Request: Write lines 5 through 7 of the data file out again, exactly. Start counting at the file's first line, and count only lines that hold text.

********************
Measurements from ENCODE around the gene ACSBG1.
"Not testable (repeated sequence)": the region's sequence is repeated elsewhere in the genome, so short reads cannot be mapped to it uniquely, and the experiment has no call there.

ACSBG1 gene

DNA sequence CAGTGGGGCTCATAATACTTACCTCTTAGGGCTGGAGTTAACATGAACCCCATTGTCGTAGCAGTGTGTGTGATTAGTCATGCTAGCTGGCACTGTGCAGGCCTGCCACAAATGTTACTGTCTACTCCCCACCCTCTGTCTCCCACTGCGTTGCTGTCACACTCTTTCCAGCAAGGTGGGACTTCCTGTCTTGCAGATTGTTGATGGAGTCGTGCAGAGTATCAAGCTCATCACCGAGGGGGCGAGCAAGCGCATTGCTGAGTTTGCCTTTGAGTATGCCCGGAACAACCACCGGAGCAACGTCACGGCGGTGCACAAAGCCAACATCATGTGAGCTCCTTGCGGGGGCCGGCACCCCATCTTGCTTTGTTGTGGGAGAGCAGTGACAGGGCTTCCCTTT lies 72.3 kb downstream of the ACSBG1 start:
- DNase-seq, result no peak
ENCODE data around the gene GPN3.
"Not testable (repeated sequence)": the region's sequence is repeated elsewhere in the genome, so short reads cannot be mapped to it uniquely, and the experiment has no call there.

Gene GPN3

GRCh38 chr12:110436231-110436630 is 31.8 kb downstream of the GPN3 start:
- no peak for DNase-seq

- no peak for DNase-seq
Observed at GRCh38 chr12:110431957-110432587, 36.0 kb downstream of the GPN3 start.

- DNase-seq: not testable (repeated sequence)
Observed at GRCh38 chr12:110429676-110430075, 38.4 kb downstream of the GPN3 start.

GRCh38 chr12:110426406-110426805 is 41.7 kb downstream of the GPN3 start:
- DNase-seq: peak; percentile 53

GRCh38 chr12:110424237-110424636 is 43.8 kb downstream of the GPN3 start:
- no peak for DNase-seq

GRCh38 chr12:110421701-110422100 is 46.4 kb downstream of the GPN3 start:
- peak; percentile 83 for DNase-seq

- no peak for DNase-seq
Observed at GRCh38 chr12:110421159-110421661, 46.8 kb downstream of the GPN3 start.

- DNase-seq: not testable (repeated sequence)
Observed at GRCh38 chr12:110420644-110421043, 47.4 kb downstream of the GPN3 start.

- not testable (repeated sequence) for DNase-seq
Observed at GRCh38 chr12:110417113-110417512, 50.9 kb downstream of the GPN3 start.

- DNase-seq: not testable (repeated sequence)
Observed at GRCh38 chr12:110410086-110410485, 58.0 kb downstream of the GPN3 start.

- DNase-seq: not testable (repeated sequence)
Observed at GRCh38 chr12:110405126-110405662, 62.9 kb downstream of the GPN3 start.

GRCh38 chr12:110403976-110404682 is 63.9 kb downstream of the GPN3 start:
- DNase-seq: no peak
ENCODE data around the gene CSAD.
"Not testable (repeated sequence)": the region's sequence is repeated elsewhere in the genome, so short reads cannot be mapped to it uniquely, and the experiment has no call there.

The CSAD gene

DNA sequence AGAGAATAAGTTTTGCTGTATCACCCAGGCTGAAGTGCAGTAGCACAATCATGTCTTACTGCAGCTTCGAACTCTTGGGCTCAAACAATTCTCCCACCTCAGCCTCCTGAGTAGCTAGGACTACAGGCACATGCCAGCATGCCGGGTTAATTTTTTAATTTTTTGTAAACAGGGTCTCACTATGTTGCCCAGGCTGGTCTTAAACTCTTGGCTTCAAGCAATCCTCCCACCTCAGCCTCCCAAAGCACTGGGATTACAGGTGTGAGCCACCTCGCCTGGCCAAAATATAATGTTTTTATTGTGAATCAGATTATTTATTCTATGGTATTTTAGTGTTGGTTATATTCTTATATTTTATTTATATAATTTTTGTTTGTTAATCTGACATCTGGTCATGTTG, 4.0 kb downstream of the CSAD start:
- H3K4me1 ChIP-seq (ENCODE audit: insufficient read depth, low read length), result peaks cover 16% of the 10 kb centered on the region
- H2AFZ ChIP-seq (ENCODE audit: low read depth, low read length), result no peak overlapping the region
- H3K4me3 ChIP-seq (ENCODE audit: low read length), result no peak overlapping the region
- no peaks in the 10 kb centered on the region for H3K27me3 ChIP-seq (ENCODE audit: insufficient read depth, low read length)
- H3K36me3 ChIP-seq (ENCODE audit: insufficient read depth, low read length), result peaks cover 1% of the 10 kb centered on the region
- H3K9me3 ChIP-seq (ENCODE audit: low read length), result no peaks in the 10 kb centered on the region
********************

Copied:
- DNase-seq, result no peak
ENCODE data around the gene GPN3.
"Not testable (repeated sequence)": the region's sequence is repeated elsewhere in the genome, so short reads cannot be mapped to it uniquely, and the experiment has no call there.